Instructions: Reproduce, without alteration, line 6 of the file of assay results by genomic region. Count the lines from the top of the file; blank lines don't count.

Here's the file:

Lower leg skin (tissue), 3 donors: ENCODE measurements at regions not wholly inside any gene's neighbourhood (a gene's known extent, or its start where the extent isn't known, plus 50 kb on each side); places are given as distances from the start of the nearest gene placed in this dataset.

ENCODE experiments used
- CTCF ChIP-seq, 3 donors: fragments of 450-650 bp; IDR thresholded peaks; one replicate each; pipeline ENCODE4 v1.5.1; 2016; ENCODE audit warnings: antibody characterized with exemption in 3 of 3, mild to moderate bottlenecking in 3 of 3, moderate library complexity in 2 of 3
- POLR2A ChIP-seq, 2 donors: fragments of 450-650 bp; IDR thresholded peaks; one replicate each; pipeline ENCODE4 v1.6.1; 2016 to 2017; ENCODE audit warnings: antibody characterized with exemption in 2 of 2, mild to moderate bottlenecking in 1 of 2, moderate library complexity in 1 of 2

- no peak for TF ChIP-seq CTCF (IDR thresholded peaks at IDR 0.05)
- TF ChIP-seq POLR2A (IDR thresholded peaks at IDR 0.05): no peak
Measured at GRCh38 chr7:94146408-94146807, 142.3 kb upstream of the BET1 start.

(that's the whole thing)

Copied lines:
- TF ChIP-seq POLR2A (IDR thresholded peaks at IDR 0.05): no peak